I also have issues with people who use what they see as God’s inaction as a weapon. I see these people have incredible faith in science and the progress of human development. But, really, the issues and problems they see in the world could have been solved if humanity would have been taking its role of caretakers and rulers seriously instead of investing so much time into creating better ways to kill or injure one another. Just consider how much farther along medical science would be if we pumped as much into that as into weapon development over the past 2000 years or more.


We have to strike a balance between trusting God to handle and multiply our own efforts, as large or small as they may be, and striking out boldly against things like poverty, oppression, violence, hatred, and the like. God has charged us as his children, as inheritors of a mighty kingdom, to take responsibility for ourselves, and the world around us.


How does your family handle responsibility? Do your children have chores or activities that are their responsibility? How do you handle when people fail to take care of their responsibilities?

Building the Wrong Pyramid

Lately I’ve been giving a lot of thought to ministry, service, and how we approach things in the church. In particular, the way in which we tend to see some people as being higher than others, and if that’s really beneficial.

In some ways I see the church putting ministers at the top of a pyramid, with the people of the world at the bottom of that same pyramid. Church people place themselves on the pyramid somewhere, depending on how they feel that day. I’ve been wondering, though, have we been building the wrong pyramid? What would happen if we flipped the thing upside down?

Jesus did. Jesus took issue with the right side up pyramid and sought to flip it whenever possible. Instead of supporting this hierarchy, he pulled his students from the outcasts, the unwanted. He taught his disciples that, “the first will be last, and the last first.” He pointed out that they should be like him when he washed their feet, taking the form of the lowest servant.

I will be honest, it’s hard to convince people to be leaders. People don’t like the top. Many people don’t like heights, especially social ones. So what if we considered that ministers, elders, deacons, and leaders weren’t at the top of the pyramid, but at the bottom?

For one, and upside down pyramid isn’t very stable. It would need some help standing up – meaning more dependence on God. Also, when we ask people to take on more responsibility at church, we aren’t asking them to “step up” we’re now asking them to “step down” toward the bottom where Jesus is leading. Ministers aren’t rulers by any stretch of the imagination, they are the lowest rung servants seeking to build God’s kingdom here on earth by serving others before themselves. And, really, that should be every Christian’s mission, not just paid ministers.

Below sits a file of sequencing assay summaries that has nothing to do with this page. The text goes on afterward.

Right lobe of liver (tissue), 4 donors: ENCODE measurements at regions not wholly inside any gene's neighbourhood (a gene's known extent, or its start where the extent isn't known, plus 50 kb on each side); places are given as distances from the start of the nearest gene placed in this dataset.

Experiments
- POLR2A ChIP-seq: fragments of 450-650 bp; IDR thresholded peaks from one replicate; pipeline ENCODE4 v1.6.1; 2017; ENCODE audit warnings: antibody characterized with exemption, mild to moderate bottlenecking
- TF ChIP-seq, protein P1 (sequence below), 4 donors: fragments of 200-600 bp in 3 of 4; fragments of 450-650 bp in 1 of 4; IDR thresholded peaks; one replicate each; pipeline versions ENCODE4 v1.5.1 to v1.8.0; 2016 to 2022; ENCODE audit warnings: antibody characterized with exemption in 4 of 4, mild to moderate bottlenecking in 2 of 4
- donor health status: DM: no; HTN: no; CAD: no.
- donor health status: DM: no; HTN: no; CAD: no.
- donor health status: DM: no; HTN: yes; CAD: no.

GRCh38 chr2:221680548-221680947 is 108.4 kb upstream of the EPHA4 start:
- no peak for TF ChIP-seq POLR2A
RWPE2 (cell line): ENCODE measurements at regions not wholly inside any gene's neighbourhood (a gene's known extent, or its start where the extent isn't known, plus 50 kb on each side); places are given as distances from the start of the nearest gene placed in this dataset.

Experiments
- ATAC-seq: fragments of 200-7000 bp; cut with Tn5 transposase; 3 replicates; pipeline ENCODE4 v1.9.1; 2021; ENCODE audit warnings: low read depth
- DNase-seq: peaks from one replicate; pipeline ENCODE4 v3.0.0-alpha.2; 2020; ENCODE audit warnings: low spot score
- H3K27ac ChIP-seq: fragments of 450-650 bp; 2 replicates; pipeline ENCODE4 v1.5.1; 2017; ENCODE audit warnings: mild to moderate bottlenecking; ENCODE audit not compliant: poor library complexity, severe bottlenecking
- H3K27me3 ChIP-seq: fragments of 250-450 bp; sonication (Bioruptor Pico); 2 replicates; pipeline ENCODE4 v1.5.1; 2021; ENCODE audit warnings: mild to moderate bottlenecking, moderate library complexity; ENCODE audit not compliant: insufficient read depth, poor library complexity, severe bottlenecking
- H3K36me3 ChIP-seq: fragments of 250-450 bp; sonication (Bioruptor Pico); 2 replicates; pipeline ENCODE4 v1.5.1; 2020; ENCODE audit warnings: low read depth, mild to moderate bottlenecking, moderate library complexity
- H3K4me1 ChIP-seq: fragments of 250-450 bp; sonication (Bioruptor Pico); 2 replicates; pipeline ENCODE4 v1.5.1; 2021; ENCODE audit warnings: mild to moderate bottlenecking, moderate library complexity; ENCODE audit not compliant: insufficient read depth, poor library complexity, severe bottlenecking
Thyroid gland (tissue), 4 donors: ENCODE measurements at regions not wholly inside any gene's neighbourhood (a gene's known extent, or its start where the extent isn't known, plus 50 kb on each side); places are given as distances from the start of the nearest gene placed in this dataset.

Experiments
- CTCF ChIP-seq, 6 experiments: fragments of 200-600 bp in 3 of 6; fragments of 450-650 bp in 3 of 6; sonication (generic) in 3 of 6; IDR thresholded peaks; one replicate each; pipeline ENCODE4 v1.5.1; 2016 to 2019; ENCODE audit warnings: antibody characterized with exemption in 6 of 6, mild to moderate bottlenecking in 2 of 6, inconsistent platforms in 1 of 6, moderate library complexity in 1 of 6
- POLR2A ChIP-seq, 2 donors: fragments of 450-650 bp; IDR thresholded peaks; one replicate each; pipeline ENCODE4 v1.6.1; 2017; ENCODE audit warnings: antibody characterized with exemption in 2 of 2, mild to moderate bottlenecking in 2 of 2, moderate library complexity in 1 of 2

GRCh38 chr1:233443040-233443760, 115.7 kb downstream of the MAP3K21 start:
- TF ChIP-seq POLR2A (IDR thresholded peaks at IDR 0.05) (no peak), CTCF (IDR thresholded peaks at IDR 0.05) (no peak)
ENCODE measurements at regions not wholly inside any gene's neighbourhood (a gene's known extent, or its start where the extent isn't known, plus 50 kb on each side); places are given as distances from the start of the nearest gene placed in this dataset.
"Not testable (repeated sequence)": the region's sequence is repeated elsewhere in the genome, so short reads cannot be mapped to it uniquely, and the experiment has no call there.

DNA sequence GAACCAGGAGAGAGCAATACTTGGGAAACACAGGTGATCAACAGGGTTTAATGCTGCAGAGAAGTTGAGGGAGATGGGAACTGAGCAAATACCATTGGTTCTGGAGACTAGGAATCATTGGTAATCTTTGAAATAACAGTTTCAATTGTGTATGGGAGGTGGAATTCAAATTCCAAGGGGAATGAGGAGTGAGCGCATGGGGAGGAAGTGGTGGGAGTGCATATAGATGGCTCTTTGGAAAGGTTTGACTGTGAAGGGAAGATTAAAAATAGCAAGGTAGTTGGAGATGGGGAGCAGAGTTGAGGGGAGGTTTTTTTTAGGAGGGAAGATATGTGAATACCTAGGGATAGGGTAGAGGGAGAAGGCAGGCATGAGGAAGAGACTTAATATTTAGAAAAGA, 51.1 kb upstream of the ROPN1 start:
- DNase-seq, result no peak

I Am Willing

Going through the gospel books is something I have started in the last few months. I made it through Mark and have started on Luke. (I took a detour through 1 Corinthians, but that’s neither here nor there.) Today I read Luke 5:12-16 – the story about healing a leper.

I was always struck with Jesus’ gesture, that he would reach out and touch the man with such an infectious disease. I can only imagine what the people around Jesus must have thought. Would Jesus become a leper? Would all of them end up with a disease? It must have been a tense moment for those who were well.

But I think about the man who was touched – who may have not had much human contact in months or even years. Who knows when he had last seen his family, his friends. Despite this, he took a chance, had some faith and met Jesus. I’m sure Jesus could sense what this man needed, and it was more than a healing.

I hope we can all pray for those who go out into the world in order to bring healing to others. There is a serious situation over in Africa, and hundreds are volunteering to make the journey in order to help those in need.

But what about here at home? In our churches, there are adults and kids who may not receive affection at home. On our streets are people who need a meal and someone to talk to. In our homes, there may be children who need more time that’s not tied up in some scheduled activity or another.

These individuals are each saying what the leper said, “If you are willing, you can make me well.” The answer is up to you.